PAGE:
If I Gave Up Concerns About Permanence (And Ego), Could I Still Make Art? Nicolle Donnelly

[Another smart direction pointing a la Hailey Higdon, the art of Nicole Donnelly. She was pleasant enough to answer a few questions. Some tremendous spatial, textural things going on here. I particularly like the fossil duplicates.]

WOLF: This morning I was out talking a jog in the park and saw a couple of boys dragging around large pine tree branches. Hmm, I thought. Is there a corner of human nature that compels us to rearrange our surroundings? And does this have to do with being an artist?

ND: I do think restructuring our environment is part of human nature -- if only looking at the instinctual impulse to build shelter of some sort. Visual art, of course, bears a resemblance to and is perhaps an extension of this practice, and there are more and less invasive/disruptive/destructive ways of rearranging our surroundings. In my art, my approach can be described as minimalist at times, but I like to think of it as making minimal impact on the environment for a maximum effect. When I am creating an installation or building a sculpture, I try to use only the most essential materials - those which can be found native to the area -- and using as few as possible "man-made" supplies. This stems not only from an environmental concern about conservation, but also comes as a response to the commodification of the art object, ie. selling artwork for money. I asked myself a question a year and a half ago: If I could no longer purchase materials or take anything with me, if I gave up concerns about permanence (and ego), could I still make art? The answer is resoundingly yes.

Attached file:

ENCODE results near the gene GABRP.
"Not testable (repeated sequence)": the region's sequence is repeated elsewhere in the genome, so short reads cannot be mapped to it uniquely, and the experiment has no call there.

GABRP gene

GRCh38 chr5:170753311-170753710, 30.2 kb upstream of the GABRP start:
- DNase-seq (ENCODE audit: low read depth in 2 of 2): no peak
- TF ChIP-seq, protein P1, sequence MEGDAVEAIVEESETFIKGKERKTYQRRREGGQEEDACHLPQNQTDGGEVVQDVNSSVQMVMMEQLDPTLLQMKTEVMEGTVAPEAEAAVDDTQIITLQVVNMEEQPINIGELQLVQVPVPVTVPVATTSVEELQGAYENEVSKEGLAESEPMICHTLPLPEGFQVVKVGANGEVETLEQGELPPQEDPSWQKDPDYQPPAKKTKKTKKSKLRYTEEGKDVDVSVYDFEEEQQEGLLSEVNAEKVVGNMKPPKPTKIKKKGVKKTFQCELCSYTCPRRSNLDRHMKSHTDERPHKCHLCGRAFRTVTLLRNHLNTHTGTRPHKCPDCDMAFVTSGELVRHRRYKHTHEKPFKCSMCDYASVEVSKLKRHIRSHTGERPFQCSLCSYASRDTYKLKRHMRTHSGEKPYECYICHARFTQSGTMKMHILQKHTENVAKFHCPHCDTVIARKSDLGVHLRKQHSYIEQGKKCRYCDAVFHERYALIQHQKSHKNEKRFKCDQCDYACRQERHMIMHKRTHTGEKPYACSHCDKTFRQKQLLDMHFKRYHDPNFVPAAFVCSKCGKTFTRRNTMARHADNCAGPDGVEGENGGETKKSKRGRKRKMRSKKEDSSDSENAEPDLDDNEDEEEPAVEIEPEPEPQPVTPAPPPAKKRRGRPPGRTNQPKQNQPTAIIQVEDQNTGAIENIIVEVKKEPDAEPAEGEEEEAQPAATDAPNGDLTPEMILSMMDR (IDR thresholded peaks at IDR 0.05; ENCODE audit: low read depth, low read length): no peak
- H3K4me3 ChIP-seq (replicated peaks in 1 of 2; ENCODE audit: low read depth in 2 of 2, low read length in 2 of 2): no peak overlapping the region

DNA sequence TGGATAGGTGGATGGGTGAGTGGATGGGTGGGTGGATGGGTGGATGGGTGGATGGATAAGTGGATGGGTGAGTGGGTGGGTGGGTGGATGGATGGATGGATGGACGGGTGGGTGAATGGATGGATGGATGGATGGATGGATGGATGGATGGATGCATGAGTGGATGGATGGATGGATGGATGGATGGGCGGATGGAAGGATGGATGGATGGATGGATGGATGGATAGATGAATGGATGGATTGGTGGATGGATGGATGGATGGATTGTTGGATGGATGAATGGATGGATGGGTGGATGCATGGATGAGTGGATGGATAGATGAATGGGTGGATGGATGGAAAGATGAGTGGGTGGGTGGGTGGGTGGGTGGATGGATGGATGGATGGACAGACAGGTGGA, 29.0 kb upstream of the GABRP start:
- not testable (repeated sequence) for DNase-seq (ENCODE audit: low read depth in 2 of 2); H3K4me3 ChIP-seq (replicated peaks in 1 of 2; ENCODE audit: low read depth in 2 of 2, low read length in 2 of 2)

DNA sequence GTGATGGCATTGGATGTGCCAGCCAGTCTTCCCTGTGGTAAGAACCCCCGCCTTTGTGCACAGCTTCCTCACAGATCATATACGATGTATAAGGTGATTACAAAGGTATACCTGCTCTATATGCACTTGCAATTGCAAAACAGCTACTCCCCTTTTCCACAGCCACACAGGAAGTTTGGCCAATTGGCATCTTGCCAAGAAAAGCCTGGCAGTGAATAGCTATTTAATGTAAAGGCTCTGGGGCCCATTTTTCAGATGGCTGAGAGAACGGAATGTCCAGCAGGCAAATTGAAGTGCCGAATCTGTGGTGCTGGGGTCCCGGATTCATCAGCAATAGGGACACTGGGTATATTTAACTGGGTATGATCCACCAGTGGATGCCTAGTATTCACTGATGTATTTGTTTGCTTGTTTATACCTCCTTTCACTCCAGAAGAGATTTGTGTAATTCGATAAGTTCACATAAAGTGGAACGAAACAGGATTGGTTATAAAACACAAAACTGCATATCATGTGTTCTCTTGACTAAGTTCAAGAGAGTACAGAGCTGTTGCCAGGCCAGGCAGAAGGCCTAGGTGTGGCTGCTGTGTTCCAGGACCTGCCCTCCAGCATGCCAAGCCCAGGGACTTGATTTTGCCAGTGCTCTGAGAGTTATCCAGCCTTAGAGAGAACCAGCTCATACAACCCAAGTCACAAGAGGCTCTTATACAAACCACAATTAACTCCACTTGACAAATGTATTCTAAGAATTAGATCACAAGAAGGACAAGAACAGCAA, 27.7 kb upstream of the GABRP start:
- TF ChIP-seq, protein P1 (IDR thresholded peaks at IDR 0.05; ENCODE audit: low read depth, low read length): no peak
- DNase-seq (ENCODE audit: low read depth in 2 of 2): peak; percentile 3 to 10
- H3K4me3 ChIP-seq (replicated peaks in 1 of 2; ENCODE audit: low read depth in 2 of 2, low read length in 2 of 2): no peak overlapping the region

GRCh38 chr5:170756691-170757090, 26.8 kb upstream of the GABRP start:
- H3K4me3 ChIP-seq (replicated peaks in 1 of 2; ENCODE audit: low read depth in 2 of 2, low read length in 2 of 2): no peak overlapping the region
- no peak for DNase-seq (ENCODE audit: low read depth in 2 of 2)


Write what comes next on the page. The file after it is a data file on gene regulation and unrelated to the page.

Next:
: Do you experience something like moments of awe while you paint? What are those moments about?

ND: My background as an artist is in making paintings (and I still make paintings despite my recent installations and public sculpture). While in the act of painting, or the act of drawing, I don't know that I would classify what I feel as "moments of awe," per se. At its best, painting and drawing are an active meditation, and I am a conduit filtering the visual information I feel compelled to render. This involves daydreaming or imagination to an extent, but it's also a physical response to the materials I am working with: paints and brushes responding to canvas, or charcoal and pencil responding to paper. It's a physical response to texture, pressure, and the resistence or ease of the materials themselves. Sometimes my mind is transported far away from everything, sometimes I am focused on the physicality of the material, and sometimes I am sifting through memories and trivialities of the everyday. The moments of awe seem to come afterwards, when I stand back and see what I've made with new eyes. The kinds of imagery that spring from me are sometimes strange, sometimes beautiful, sometimes frightening, but I try to welcome all of it.

WOLF: I have always struggled with sleep. Do you sleep well?

ND: I like sleep well enough now, although I struggled with it from an early age (I had to train myself to sleep and learn to calm my brain). But often when I can't sleep or am just dozing, I will see the most beautiful images for a painting or sculpture, and I'll grab a pad and pencil to jot it down - take notes about color or draw out the forms, try to memorize where it is the most tenuous.


bailey said...

Thanks for sharing! Nicole's work and words are lovely.

the greens said...

loved reading these and having another opportunity to take a peak at nicole's beautiful work!